> >> ___]],
> >>
> >> if your list is not too large. If it is, and you want to speed it
> >> up, one quick
> >> solution is to use StringCases (as you did) to produce the list of
> >> matches,
> >> and then the <memberPositions> function that I developed in my  
> book:
> >>
> >> http://www.mathprogramming-intro.org/book/node596.html
> >>
> >> ,see at the bottom of the page - you feed both the original list
> >> and the list of results to it, like this:
> >>
> >> memberPositions[listOfStrings,
> >> StringCases[listOfStrings, __ ~~ searchString ~~ ___]]
> >>
> >> I expect this to be fast even for large lists of strings:
> >> StringCases is much faster when used on a whole list of strings
> >> rather than used separately on each string, and my function is also
> >> rather fast. I did not benchmark you problem though, so it is just
> >> my guess that this way will be faster than the first one above.
> >>
> >>
> >> Hope this helps.
> >>
> >> Regards,
> >> Leonid
> >>
> >>
> >>
> >>
> >> On Fri, Jul 31, 2009 at 1:53 PM, Gregory Lypny <gregory.lypny at videotron.ca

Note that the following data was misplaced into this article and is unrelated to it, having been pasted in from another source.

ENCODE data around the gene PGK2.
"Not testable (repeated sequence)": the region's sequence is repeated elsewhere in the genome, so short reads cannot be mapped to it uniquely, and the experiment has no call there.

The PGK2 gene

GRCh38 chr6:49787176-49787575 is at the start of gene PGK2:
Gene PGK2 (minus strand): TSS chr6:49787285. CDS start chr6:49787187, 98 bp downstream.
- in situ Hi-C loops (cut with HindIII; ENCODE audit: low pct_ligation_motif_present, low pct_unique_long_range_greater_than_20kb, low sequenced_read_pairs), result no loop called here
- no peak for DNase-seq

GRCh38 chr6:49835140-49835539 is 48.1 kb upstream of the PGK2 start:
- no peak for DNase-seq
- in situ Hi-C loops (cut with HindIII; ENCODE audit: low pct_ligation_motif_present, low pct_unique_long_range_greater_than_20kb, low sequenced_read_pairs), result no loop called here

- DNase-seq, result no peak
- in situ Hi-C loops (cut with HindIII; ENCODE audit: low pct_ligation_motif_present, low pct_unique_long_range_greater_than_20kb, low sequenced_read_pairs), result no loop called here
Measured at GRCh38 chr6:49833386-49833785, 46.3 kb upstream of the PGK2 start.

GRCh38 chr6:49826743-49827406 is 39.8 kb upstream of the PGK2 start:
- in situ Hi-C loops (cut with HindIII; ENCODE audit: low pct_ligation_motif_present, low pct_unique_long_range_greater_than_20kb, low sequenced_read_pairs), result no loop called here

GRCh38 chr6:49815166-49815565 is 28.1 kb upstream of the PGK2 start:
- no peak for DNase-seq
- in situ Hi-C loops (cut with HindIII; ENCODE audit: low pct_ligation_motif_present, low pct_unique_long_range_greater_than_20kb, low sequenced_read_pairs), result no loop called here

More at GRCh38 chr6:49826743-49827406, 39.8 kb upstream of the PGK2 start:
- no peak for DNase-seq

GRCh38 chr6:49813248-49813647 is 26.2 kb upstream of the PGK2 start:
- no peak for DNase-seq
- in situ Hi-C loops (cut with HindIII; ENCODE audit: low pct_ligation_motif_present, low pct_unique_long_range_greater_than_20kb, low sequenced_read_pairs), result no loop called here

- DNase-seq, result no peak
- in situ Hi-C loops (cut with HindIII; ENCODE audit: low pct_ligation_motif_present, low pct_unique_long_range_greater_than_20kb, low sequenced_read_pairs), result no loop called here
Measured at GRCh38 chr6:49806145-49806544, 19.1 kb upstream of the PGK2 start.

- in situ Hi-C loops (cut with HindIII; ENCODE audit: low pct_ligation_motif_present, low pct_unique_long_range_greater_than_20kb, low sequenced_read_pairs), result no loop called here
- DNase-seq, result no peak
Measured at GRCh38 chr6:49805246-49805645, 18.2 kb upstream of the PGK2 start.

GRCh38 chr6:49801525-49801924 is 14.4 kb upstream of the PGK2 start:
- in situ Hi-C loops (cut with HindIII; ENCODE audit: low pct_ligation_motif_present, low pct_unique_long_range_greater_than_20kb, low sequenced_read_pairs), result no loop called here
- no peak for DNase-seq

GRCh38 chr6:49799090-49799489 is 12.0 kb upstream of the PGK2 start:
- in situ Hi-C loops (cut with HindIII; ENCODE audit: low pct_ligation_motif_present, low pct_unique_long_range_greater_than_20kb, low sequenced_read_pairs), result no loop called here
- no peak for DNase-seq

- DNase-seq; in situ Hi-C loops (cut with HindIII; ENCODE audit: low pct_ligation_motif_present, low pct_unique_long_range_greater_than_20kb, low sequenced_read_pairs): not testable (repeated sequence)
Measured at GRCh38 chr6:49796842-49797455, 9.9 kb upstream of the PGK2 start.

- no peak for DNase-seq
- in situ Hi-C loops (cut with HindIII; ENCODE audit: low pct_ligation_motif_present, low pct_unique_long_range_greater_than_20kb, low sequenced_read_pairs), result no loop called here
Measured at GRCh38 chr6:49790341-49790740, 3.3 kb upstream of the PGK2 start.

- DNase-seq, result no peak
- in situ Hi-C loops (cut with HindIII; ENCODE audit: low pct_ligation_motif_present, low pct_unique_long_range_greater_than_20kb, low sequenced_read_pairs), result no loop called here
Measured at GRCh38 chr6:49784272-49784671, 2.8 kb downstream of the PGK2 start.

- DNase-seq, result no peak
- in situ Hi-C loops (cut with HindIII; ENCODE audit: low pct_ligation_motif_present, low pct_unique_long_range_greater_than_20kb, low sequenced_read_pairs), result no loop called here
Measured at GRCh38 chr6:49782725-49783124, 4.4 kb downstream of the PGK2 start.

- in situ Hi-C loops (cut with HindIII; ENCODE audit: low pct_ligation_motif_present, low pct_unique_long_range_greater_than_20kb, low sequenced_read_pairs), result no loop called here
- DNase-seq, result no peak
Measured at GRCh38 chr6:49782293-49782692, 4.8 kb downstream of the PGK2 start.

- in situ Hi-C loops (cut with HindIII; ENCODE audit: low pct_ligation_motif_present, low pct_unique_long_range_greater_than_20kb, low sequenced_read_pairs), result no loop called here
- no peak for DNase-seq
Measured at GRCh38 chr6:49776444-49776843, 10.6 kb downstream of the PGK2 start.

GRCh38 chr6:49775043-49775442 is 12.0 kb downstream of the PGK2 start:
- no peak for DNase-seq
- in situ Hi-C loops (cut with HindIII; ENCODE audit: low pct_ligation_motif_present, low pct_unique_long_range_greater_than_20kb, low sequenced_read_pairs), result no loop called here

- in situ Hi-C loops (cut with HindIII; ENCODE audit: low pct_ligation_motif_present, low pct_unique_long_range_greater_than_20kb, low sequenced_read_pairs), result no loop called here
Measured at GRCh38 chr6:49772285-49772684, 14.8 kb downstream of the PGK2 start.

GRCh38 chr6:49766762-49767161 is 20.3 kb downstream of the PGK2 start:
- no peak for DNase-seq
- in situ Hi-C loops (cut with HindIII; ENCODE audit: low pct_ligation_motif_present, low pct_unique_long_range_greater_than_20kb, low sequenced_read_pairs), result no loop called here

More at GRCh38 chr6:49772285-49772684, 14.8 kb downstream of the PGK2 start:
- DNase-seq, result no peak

> >> > wrote:
> >> Hello everyone,
> >>
> >> Suppose I have a list of strings, say, sentences such as
> >>
> >>        listOfStrings = {"The cat is here.", "It's not here.",  "Not
> >> in the
> >> catalogue,", "Where is the cat?"}
> >>
> >> and a string I want to search for
> >>
> >>        searchString = "cat"
> >>
> >> I can use StringCases to pick off the elements that contain the
> >> search
> >> string
> >>
> >>        StringCases[listOfStrings, __ ~~ searchString ~~ ___]
> >>
> >>        {{"The cat is here."}, {}, {"Not in the catalogue,"},
> >> {"Where is the
> >> cat?"}}
> >>
> >> But what if I just want to know the positions of the elements that
> >> are
> >> hits?  In this case, it's
> >>
> >>        {1, 3, 4}
> >>
> >> If I use
> >>
> >>        Position[listOfStrings, ___ ~~ theString ~~ ___]
> >>
> >> I get
> >>
> >>        {}
> >>
> >> which is not what I expect.  Also how can I have my searchString
> >> treated like it is a word so that 3 is not one of the hits?
> >>
> >> Any hints would be much appreciated.
> >>
> >>        Gregory
> >>
> >>
> >
> >
>


  • Prev by Date: Re: A Sum-like notation for iteration
  • Next by Date: help import latex file with mathematica 7
  • Previous by thread: Re: Re: Finding the Position of Elements in a
  • Next by thread: solving for a second function